Congratulations Webclan.

More Flow owners should enter and put the others to shame.

1 Like

And not just ‘Flow Hive’ honey either Dean. We should all be proud of what our bees produce.
I wonder what the % where entries of Flow Hive honey compared to the rest? It would be interesting to know I think.


Hi Pete, a lot of people say that flow hives are just Langstroth hives, where the only difference is the method of extracting the honey. I fail to see how extracting honey from a flow hive would make the honey more superior to honey extracted the conventional way.

People will naturally argue that honey from their flow hive tastes better than honey extracted the conventional way. That would be human nature.

People with top bar or warre hives would also argue that their honey tastes superior.


I have heard of people making the claim the flow Hive honey tastes better also.
As you know I have both Langstroth and Flow hives and there is no difference in the taste providing the honey is made from the same nectar source to my taste buds. I read on another forum that one bee keeper who has both Italian and Carni hives can tell which species of his bees his honey has come from. I would love to get some of what he is smoking…:laughing::laughing: I guess he a part time bee keeper and a full time snake oil salesman. :grinning:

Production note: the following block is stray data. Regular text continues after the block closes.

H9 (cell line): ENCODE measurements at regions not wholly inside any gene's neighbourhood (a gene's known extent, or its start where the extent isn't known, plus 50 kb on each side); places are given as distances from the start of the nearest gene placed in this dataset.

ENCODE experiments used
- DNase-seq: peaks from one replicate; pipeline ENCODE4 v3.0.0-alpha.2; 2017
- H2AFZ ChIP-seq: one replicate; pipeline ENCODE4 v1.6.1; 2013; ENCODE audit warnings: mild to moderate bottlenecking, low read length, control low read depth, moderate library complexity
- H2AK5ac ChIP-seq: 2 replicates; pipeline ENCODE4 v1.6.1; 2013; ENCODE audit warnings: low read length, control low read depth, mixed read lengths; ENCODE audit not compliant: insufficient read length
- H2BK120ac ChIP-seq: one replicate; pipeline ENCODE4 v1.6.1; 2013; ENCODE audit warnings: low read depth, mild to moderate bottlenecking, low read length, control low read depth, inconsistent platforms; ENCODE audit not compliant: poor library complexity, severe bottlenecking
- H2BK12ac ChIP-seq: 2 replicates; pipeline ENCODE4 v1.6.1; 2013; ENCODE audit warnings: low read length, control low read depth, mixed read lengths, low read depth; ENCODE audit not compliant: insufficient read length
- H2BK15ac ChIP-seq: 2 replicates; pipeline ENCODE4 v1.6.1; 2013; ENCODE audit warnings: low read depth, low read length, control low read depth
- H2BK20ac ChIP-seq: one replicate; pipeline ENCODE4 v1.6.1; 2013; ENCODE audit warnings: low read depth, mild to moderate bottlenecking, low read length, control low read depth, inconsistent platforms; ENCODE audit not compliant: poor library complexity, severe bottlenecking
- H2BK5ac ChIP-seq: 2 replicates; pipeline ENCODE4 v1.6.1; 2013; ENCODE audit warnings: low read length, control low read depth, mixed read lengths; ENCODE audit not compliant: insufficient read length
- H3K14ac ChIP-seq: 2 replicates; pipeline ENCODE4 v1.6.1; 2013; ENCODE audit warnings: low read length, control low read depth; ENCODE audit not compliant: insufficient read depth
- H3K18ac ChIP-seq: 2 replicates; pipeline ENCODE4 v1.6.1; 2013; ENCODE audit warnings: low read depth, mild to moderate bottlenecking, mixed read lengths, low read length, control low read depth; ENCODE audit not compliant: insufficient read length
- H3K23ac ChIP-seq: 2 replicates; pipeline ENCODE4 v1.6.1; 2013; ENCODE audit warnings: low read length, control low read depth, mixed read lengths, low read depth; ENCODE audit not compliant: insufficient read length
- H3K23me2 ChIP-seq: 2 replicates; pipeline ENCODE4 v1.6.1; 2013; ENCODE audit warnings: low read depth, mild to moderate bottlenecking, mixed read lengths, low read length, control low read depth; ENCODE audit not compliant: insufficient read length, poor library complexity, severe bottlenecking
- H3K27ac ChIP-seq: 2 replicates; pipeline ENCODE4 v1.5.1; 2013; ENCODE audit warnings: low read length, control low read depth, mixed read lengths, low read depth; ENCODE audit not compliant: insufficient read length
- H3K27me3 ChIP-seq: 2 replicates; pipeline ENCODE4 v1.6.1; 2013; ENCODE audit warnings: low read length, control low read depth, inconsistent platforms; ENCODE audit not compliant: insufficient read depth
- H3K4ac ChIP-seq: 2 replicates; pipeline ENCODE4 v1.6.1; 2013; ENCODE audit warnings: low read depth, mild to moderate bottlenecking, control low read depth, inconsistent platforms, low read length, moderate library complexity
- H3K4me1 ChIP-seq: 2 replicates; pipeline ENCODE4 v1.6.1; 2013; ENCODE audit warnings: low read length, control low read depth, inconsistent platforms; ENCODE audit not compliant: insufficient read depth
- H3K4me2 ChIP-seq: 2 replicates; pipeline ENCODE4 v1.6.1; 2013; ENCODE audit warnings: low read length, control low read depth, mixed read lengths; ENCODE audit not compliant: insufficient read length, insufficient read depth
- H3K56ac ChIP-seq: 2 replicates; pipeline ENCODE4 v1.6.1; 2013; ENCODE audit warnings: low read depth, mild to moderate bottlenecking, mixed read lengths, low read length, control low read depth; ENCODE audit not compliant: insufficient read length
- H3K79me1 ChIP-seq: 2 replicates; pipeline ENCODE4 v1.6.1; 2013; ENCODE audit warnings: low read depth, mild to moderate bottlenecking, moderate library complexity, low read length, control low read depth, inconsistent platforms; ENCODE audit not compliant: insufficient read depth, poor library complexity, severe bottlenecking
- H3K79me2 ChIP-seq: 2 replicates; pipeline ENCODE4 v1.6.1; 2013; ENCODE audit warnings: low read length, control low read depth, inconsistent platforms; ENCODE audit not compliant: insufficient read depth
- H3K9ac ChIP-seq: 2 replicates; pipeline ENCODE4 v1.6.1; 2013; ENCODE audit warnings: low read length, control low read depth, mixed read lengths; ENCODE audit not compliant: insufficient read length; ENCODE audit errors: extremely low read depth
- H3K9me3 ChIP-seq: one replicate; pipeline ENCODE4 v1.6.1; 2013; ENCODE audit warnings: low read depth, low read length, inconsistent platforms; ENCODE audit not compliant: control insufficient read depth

1 Like

Hiya Jeff, my thoughts are that Flow honey has less exposure to atmosphere. Centrifuge exposes near every drop to atmosphere under force. Straining also isnt necessary. Whether honey oxidises I don’t know. My crush and strained honey does look and taste different out of my hybrid but cant be sure if they have filled the traditional frames with the same honey as the Fframes.
I am seeing Flow honey cleaning up at shows, I hear it is now a separate division in some competitions.
Yeah, beneficially probably the same.

1 Like

Hi Jeff and Peter,
The difference may be that from 6 flow frames you can get 6 different flavours and consistencies. You could then choose which flavour you like best.
There is also the theory that flow honey gets less exposure to air during extraction and so maintains aroma. These factors get judged at competitions.
All beekeepers take pride in their product. Your own honey is always best and your buyers usually agree.